Avamar System Overview

June 3, 2009

Avamar Overview

Here is a overview I put together on an Avamar System, some of the functions held by the different types of nodes and examples of the 2 different types of nodes and backups.

Avamar Node Types and Processes

There are several different types of Nodes within an Avamar Server.  The Utility node is the identity of the Avamar Server and provides the bulk of the internal Avamar server processes such as: Avamar Administrator (used to manage the Avamar Server from a gui), cron jobs, DNS, NTP, external authentication, web access, MCS and EMS.

MCS (Management Console Server) provides centralized management including scheduling of backups, restore of backups, monitoring and reporting.

EMS (Enterprise Manager Server) provides web based management for multiple Avamar Servers as well as monitoring and configuration for Avamar Replication.

Web Access provides access to documentation, backup plug-ins as well as remote File System  restore access to end users.

Are next type of node is the Storage Node, which run a process called gsan.  This service communicates with the avtar command on the individual backup clients.  Avtar communicates with a storage nodes gsan process, then that storage node spreads the data across the available data nodes.

A Spare Node is an active node that  is present in a multi-node RAIN (Redundant Array of Independent Nodes) grid.  The interesting thing about the Spare Node is that it is NOT a hot spare.  There is a procedure in place that needs to be followed when a failed Storage Node occurs.  In fact, the Avamar Server doesn’t even care if the Spare Node is powered on, so if you are a “Green” conscience company, feel free to leave the Spare Node powered down.  EMC Best Practice is to leave the Spare Node up and active though.

Avamar Backups clients can be installed with 2 different types of client plug-ins: File System and Databases.  The Avamar client uses 2 processes in the backup and restore process: Avtar and Avagent.  The Avagent process listens for backup/restore work orders from the MCS service on the Utility Node using port 28002 and executes the avtar command that handles the backup/restore processes and communicates with the gsan service on the storage nodes.  This process is depicted in the included picture above.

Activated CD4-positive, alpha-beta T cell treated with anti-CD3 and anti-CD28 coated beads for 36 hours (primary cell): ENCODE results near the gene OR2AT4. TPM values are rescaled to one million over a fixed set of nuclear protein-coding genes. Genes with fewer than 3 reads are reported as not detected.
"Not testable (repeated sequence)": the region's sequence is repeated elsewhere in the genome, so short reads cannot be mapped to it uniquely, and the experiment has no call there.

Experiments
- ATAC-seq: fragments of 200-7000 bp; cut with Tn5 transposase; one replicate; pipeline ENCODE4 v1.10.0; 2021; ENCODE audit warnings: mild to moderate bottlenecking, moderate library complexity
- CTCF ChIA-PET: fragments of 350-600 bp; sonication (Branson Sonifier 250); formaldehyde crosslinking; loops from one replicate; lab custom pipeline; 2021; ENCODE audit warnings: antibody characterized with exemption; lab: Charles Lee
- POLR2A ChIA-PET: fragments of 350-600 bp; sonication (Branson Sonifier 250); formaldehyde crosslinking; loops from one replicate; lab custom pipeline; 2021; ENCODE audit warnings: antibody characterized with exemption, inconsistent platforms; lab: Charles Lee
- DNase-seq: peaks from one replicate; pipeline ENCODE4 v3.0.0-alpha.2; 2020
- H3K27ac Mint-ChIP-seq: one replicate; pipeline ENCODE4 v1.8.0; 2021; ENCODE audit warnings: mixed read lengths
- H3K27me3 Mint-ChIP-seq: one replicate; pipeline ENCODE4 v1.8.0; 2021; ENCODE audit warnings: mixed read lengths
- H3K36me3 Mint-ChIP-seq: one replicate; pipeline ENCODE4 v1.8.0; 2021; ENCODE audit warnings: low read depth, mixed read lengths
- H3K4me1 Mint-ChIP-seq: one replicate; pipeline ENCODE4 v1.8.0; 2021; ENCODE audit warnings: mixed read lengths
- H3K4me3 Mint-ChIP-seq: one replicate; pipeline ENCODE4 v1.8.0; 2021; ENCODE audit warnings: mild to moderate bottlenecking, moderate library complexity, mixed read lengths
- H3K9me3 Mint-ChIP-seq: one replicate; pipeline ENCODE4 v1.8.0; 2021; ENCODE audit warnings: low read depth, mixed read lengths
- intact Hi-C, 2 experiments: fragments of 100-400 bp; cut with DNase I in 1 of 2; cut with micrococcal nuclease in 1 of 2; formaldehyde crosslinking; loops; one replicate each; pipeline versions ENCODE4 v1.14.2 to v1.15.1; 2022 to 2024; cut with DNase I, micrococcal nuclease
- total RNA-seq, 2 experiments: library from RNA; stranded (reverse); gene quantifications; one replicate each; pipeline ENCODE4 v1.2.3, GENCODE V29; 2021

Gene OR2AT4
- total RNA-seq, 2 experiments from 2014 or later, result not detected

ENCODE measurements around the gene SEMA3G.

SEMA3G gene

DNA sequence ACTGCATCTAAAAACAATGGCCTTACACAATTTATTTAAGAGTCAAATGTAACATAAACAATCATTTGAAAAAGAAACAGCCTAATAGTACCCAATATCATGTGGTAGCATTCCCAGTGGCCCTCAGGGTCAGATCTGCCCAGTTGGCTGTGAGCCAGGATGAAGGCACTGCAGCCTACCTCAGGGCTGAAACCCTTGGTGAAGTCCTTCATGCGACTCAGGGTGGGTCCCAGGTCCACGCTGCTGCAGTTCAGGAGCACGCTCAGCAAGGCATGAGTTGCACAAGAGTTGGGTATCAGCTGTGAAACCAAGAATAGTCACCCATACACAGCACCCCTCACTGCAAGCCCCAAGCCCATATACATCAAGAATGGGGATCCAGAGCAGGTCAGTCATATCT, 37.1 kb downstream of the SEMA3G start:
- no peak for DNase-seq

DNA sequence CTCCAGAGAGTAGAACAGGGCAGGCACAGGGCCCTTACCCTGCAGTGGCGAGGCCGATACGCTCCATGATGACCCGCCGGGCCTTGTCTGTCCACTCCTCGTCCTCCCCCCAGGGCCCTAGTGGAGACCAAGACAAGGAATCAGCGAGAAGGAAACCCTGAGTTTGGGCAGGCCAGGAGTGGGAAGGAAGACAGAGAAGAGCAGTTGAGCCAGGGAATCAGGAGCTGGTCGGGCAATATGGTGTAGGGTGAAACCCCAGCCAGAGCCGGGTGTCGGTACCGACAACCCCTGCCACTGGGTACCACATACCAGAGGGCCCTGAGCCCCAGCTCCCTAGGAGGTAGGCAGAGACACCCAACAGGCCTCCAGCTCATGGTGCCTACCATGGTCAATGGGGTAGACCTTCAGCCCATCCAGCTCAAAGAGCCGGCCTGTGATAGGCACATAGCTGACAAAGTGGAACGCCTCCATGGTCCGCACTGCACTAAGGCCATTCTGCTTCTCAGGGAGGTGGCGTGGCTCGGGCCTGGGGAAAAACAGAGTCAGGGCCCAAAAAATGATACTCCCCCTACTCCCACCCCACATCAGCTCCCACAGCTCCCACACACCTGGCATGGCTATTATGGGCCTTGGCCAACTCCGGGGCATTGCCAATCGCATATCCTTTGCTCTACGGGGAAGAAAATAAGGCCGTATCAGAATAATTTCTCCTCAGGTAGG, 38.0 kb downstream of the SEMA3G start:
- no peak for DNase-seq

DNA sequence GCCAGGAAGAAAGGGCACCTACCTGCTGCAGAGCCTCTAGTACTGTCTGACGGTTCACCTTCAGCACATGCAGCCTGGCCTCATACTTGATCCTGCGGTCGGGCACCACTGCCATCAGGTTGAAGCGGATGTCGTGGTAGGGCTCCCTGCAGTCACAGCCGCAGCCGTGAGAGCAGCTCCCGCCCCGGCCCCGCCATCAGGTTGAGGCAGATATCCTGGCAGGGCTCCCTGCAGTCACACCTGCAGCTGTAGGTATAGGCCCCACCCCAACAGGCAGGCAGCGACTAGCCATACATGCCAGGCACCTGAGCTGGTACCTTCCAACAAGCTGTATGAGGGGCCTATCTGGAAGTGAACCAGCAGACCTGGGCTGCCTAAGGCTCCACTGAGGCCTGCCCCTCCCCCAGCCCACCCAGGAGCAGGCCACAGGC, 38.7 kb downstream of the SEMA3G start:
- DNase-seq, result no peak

Lastly, in a previous blog, I discussed the 2 different licensable options for Avamar and how the disks are comprised in each Storage Nodes type.  These are depicted in the picture above as well as a breakdown of how the disks are structured. 

Please stop back by later, I plan to talk about the NDMP Accelerator and it’s role in the Avamar System.   



  1. great information on the ndmp setup. however, i do have a few questions. during the add new system, it prompts for the network address or dns name of the celerra filer. your instructions said to input the ip of the data mover. i did and it could not ping it. how do you connect the ndmp to the network physically and setup the ips? there are four ports on the back, one connected to my avamar utility network and three more ports free.

    • You will need to create a network interface on the Celerra for the cge port plugged into the avamar utility network and make sure there is a route setup.
      1. From the Network configuration page in Celerra Manager click the Interfaces tab.
      2. Click New.
      3. Choose appropriate Data Mover.
      4. Enter the appropriate IP address, Name, Netmask, and Broadcast Address that is on the same network as the Avamar Utility Node. Click OK.
      From the Network Configuration page, there should be a tab for Ping, from there try and ping the IP address of the Avamar Utility Node

      When running the NDMP setup, you will want to use the IP address of the network interface you created for the cge port that is on the same network as the Avamar Utility Node.

      Let me know if you have other questions.

  2. Are there any independent training resources that I can pick up on Amazon?

Leave a Reply

Fill in your details below or click an icon to log in:

WordPress.com Logo

You are commenting using your WordPress.com account. Log Out / Change )

Twitter picture

You are commenting using your Twitter account. Log Out / Change )

Facebook photo

You are commenting using your Facebook account. Log Out / Change )

Google+ photo

You are commenting using your Google+ account. Log Out / Change )

Connecting to %s

%d bloggers like this: